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Russia's VTB to focus on organic growth

MOSCOW (Reuters) - VTB, Russia’s second biggest bank, plans to focus on organic growth over the next three years after snapping up smaller peers to expand across the country, the bank’s First Deputy Chief Executive Dmitry Olyunin said.

Dmitry Olyunin, first deputy chief executive of Russian state bank VTB, poses for a photograph during an interview with Reuters in Moscow, Russia November 28, 2018. Picture taken November 28, 2018. REUTERS/Maxim Shemetov

In the past, VTB has relied on both acquisitions and organic expansion. Its biggest deal to date was the ill-fated takeover of Bank of Moscow in 2011, then Russia’s fifth biggest bank, where a big portion of bad assets was discovered during the takeover.

The deal, which included an injection of state funds to save Bank of Moscow from insolvency, allowed VTB to expand in the Russian capital.

VTB, more than 60 percent owned by the government, has acquired a number of smaller banks this year, including Vozrozhdenie which should allow it to expand further in the Moscow region.

“It (the 2019-2022 strategy) is currently in the works but it can be said that its basis will be organic growth. Acquisitions will be optional... At this stage... we don’t have any substantial plans for acquisitions,” Olyunin said.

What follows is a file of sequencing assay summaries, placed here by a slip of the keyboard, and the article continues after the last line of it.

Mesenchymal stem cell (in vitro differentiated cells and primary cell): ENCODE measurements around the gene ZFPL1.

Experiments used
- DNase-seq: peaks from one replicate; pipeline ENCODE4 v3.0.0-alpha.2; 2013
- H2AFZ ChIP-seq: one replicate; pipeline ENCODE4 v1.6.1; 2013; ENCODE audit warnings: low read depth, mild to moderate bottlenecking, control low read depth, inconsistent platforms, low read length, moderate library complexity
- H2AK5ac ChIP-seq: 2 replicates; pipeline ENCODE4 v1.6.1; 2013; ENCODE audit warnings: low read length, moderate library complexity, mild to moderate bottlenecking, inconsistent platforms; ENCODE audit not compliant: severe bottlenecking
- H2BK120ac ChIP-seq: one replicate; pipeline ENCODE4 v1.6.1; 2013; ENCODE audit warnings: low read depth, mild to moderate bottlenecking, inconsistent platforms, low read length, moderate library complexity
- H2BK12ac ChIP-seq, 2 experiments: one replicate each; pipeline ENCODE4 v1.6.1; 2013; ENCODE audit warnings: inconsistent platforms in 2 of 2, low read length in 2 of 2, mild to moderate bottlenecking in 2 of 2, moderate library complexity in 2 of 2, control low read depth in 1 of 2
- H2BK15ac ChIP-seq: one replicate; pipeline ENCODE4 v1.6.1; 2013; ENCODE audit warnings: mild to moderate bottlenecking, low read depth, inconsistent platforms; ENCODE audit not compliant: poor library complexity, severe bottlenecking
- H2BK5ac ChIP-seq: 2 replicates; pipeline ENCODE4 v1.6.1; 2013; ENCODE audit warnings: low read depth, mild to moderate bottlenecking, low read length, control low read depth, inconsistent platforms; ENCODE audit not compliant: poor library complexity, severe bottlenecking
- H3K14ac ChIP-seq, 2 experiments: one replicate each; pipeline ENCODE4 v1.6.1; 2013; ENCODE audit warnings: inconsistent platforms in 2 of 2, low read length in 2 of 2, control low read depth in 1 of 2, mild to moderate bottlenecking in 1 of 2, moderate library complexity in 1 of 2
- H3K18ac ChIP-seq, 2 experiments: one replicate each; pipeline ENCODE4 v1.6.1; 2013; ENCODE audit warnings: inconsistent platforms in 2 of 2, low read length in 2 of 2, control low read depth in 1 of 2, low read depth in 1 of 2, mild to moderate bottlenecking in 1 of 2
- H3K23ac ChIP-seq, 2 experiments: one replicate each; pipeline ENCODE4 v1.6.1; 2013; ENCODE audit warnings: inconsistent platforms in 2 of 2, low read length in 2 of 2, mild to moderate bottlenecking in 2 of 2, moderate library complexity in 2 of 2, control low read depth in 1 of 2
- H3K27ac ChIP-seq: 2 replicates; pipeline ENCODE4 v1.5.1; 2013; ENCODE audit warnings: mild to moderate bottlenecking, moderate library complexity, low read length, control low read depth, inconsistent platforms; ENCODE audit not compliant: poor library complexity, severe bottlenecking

His boss, VTB Chief Executive Andrey Kostin, said last month that VTB had no plans to buy Alfa Bank, Russia’s biggest private player, as it is too large a target.

VTB is also considering selling its 25 percent stake in Evrofinance Mosnarbank, a Russia-Venezuela joint venture bank, but there is no any firm deal reached yet, Olyunin told Reuters.


VTB, according to its own estimates, needs to boost its capital by 150 billion roubles ($2.26 billion) next year to comply with so-called Basel III rules - requirements it has asked the central bank to soften.

Olyunin, without providing figures, said that VTB will fully meet the Basel III capital requirements next year, planning to use mainly its profits to boost the capital - a cash cushion against potential shocks.

Earlier this year, VTB raised 20 billion roubles in subordinated bonds which Olyunin said was done at a request of “a large Russian institutional investor” who was interested in a long-term paper.

“We, of course, will be looking at an opportunity to raise funds on the financial market via subordinated tools next year as well,” he said.

He repeated that the bank was on track to meet its full-year profit guidance of around 170 billion roubles and the plans to outperform the market “both in retail and corporate lending” this year.

The recent fall out with Ukraine where the Ukrainian central bank declared a unit of VTB insolvent and put it under the control of a state guarantee fund, is not expected to have any big impact on VTB results in 2018 and 2019, Olyunin said.

“Full provisioning of the outstanding liabilities related to Ukraine will not have a material impact on IFRS results nor this neither next year,” Olyunin said. “We have included the last events consequences to our financial models.”

($1 = 66.3840 roubles)

Reporting by Katya Golubkova; Editing by Keith Weir